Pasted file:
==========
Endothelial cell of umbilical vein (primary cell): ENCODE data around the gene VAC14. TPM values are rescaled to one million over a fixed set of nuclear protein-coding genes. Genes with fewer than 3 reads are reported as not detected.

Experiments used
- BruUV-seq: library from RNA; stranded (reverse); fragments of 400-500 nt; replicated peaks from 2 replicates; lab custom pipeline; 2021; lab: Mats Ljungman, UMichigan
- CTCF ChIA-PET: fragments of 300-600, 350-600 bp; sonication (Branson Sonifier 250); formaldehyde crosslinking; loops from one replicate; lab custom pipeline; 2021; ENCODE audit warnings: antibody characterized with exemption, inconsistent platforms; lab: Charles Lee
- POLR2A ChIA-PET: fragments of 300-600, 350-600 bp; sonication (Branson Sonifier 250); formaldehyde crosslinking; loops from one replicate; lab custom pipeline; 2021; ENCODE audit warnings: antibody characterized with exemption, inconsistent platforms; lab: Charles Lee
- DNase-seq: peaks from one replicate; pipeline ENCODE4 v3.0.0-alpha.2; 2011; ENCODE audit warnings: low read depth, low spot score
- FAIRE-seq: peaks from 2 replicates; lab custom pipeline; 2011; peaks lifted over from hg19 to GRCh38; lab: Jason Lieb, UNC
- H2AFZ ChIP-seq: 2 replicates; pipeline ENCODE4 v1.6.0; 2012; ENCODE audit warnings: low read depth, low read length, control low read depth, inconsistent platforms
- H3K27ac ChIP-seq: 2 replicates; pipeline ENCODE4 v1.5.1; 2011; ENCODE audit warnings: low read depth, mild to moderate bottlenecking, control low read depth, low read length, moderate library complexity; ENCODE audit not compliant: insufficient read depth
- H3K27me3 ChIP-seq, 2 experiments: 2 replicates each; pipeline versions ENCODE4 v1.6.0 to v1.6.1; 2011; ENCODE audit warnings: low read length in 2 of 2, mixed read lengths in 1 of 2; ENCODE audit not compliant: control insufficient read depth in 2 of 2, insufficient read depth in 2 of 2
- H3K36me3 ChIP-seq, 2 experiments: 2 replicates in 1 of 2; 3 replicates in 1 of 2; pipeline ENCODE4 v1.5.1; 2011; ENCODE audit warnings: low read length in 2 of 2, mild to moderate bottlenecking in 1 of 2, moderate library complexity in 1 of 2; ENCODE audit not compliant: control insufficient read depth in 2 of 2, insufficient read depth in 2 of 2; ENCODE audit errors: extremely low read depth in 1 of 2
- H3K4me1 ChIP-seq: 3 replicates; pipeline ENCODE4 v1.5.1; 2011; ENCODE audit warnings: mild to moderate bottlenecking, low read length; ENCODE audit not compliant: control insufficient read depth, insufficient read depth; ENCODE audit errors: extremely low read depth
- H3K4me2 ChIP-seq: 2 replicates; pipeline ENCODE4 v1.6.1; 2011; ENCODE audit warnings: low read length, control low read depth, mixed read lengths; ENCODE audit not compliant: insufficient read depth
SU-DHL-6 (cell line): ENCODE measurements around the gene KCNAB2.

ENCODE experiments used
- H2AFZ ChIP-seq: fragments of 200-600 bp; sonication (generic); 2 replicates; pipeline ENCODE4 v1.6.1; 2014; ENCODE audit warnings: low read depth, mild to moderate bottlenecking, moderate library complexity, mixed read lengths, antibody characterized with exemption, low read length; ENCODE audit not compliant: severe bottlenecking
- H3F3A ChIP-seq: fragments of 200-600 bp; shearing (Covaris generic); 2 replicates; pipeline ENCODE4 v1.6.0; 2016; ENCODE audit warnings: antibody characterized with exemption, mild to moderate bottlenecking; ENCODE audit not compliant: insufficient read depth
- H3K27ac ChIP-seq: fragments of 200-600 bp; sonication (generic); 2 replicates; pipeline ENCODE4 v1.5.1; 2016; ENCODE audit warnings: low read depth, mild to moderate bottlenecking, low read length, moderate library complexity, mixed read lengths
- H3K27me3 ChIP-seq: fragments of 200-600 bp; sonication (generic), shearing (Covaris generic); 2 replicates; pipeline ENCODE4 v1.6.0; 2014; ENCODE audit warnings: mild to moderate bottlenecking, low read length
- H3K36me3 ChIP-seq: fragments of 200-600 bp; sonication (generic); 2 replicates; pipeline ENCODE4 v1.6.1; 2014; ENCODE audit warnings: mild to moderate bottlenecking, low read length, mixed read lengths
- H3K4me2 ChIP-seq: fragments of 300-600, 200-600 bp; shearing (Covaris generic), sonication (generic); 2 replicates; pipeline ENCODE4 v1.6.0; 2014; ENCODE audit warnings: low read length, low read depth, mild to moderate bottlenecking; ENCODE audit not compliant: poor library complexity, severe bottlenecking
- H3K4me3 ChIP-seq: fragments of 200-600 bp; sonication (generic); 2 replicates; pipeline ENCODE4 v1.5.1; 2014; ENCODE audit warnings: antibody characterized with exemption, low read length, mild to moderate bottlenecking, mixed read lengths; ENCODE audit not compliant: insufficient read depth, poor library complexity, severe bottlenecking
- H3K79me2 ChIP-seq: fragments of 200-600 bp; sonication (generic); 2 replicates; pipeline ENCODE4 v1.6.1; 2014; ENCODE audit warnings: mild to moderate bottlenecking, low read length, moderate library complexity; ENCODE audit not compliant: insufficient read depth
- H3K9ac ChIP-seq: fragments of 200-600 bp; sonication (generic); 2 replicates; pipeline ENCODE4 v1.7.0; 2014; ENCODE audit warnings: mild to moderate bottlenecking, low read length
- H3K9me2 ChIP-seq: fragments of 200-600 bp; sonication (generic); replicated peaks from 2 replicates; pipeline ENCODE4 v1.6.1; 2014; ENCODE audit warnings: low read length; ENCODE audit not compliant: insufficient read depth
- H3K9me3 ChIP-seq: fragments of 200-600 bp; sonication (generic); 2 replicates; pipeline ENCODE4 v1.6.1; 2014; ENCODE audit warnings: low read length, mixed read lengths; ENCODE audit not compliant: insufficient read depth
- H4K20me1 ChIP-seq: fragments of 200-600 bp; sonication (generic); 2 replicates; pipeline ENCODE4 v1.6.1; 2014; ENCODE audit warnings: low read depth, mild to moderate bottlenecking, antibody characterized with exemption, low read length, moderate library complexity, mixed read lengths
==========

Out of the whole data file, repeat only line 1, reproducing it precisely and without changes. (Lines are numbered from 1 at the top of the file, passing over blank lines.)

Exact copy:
Endothelial cell of umbilical vein (primary cell): ENCODE data around the gene VAC14. TPM values are rescaled to one million over a fixed set of nuclear protein-coding genes. Genes with fewer than 3 reads are reported as not detected.